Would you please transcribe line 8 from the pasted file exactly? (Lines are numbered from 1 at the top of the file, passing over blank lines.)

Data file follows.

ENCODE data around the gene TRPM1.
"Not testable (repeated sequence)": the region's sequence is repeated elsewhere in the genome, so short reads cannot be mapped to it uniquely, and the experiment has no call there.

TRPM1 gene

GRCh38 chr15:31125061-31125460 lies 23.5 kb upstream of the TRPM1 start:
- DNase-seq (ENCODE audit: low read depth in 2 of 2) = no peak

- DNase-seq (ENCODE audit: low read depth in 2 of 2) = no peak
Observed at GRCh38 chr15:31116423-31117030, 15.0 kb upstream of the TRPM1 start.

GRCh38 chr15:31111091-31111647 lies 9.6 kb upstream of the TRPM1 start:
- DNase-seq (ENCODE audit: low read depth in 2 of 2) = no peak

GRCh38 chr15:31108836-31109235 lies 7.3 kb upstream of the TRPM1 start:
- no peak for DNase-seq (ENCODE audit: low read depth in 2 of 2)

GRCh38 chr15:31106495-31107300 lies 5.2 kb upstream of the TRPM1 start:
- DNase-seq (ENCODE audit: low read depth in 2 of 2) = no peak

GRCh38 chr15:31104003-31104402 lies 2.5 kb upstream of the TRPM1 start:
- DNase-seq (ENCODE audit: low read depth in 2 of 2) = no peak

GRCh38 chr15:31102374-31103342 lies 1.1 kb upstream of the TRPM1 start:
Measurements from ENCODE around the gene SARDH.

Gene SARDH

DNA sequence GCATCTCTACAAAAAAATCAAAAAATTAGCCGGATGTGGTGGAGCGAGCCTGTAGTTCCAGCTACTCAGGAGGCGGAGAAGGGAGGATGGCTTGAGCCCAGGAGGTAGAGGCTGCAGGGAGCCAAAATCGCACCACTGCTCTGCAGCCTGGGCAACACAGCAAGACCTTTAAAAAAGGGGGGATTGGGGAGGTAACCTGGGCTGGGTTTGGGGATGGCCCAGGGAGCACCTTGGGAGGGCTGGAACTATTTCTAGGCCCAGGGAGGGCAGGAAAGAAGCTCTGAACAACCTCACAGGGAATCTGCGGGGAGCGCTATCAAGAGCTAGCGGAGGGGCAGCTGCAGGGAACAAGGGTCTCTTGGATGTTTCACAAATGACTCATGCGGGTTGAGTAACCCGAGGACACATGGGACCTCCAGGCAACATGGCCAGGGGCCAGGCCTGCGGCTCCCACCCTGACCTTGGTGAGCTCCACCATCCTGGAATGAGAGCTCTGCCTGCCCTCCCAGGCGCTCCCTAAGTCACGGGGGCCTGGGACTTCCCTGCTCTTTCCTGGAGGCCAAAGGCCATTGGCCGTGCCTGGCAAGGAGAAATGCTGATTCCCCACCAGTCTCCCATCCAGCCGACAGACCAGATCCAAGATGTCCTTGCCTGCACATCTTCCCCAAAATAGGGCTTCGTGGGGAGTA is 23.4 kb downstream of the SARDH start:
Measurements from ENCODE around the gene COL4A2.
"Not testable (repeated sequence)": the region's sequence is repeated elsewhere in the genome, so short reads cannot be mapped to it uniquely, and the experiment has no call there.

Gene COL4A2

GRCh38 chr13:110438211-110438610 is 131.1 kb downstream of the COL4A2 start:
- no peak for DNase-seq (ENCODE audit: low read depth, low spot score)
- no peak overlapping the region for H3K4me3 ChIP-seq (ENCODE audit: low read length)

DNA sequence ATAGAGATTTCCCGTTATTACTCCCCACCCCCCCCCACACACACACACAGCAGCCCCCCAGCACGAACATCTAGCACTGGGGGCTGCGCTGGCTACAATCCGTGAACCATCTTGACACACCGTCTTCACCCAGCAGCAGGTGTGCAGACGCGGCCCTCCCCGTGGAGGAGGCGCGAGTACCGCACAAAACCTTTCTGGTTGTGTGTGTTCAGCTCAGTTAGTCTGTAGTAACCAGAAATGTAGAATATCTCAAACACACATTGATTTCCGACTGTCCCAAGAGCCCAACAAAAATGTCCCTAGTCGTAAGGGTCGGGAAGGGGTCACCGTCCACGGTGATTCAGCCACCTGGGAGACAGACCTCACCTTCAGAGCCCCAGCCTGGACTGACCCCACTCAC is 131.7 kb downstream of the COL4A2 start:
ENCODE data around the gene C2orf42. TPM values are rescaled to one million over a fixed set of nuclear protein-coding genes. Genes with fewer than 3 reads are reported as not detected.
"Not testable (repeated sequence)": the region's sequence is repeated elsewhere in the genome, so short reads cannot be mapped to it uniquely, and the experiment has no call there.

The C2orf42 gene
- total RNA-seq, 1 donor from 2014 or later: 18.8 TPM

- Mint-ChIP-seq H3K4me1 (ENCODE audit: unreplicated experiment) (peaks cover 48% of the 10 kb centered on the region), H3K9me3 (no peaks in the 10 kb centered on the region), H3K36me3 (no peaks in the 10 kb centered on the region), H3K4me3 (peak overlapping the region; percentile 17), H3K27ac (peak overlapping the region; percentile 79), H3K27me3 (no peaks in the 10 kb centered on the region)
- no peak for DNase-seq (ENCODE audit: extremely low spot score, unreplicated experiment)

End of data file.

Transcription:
GRCh38 chr15:31111091-31111647 lies 9.6 kb upstream of the TRPM1 start: